Grouse shooting damages important natural habitats
Labour calls for review amid habitat concerns.
The four-month grouse shooting season begins on Monday - the Glorious Twelfth - and sees shooters head to moors in Scotland and northern England.
Labour said there were "viable alternatives", like simulated shooting.
The government said protecting the rare moorland environment and also hen harriers, a critically endangered bird of prey, were priorities.
Grouse moors cover about 550,000 acres of land in England and Scotland - an area bigger than Greater London.
During a shoot, the wild grouse are driven - meaning flushed into the open by a line of beaters - and fly over a line of people who shoot them.
According to the RSPB, the sport is both economically important and popular in the shooting community - but a lack of effective regulation has led to "unacceptable" consequences for the environment.
These consequences include gamekeepers illegally killing birds of prey which are predators of grouse, in order to keep grouse numbers high, as well as burning vegetation.
Labour said the process of draining the land in preparation for the shooting season destroyed "huge swathes" of plant life and also killed large numbers of animals.
And the party highlighted that bird of prey species such as hen harriers - which feed on grouse chicks - and mountain hares were often illegally culled.
"The costs of grouse shooting on our environment and wildlife needs to be to properly weighed up against the benefit of land owners profiting from shooting parties," said Sue Hayman, the shadow environment secretary.
"For too long the Tories have bent the knee to land owners and it's our environment and our people who pay the price.
"There are viable alternatives to grouse shooting such as simulated shooting and wildlife tourism. The time has come for a proper review into the practice."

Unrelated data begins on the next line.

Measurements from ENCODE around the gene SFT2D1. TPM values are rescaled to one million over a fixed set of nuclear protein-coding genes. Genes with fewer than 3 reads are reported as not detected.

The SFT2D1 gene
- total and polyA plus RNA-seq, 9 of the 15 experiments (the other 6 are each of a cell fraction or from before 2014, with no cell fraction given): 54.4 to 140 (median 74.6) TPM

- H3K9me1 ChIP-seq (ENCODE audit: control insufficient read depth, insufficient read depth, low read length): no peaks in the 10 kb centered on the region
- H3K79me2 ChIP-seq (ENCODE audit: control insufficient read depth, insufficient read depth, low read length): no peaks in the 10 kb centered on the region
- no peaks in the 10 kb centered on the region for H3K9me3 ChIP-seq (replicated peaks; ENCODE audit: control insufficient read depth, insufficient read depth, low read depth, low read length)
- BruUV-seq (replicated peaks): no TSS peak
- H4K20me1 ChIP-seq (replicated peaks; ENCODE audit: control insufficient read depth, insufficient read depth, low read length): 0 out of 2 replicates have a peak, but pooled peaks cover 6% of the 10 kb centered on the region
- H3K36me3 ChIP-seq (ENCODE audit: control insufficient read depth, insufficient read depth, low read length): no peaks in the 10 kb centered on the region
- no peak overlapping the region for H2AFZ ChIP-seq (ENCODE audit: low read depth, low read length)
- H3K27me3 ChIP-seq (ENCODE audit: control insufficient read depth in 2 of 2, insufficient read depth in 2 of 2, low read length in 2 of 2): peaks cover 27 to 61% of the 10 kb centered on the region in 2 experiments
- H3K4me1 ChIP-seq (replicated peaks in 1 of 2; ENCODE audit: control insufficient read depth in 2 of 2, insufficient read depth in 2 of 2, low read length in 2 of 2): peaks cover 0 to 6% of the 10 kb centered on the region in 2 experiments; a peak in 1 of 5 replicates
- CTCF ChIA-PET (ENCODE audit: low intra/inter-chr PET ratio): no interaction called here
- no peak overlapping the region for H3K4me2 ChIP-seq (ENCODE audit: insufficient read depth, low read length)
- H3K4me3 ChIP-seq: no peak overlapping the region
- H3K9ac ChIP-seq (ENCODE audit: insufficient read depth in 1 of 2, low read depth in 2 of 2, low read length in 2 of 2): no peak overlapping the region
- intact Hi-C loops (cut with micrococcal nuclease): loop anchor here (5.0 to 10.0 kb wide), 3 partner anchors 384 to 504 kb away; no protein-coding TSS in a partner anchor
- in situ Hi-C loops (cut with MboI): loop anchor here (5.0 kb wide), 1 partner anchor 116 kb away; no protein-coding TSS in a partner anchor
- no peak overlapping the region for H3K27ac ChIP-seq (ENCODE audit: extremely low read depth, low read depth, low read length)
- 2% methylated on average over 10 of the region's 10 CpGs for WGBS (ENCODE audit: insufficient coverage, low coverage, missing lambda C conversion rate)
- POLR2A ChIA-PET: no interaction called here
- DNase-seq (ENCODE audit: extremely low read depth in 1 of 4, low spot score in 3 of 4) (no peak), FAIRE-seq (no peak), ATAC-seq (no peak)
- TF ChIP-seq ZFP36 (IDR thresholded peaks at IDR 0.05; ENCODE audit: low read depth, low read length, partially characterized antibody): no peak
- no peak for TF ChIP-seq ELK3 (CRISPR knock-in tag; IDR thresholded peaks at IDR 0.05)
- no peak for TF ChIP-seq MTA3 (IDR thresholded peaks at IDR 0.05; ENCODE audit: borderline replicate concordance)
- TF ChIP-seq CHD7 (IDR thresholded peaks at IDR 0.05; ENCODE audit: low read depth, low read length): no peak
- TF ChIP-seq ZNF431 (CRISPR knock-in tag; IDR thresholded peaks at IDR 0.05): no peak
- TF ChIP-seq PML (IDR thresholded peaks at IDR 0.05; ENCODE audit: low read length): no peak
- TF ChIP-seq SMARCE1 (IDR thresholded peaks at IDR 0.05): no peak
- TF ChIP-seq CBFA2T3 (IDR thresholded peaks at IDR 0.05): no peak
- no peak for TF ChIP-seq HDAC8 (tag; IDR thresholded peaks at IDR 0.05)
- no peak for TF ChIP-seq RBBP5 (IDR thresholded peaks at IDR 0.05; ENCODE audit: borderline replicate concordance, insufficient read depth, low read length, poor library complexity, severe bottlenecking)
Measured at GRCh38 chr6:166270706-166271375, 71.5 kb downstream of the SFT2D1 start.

Labour's comments are likely to anger landowners, who say shooting creates employment opportunities and helps protect the environment.
A separate, Scottish government review of grouse moor management practices, including illegal hare and eagle culls, is expected to be published later this year.
But Labour says it wants to "go further" to assess how the industry affects all wildlife and climate change.
Duncan Thomas, a regional director at the British Association for Shooting and Conservation, said he was confident any review would demonstrate the benefits of a well-run grouse moor.
"Grouse moors are bio-diverse and the shoots they support create vital employment in isolated rural areas supporting communities," he told the Daily Telegraph.
"Effective heather management including burning and cutting creates amazing habitat and of course reduces the fuel load and risk of wildfire."
According to the Department for Environment, Food and Rural Affairs, hen harriers are protected from illegal killing and there are strong penalties for offences against birds of prey.
Officials said they will continue to work closely on progress with landowners, tenant farmers and sporting interests to sign up to voluntary commitments, including a commitment to stop the rotational burning of heather on blanket bog.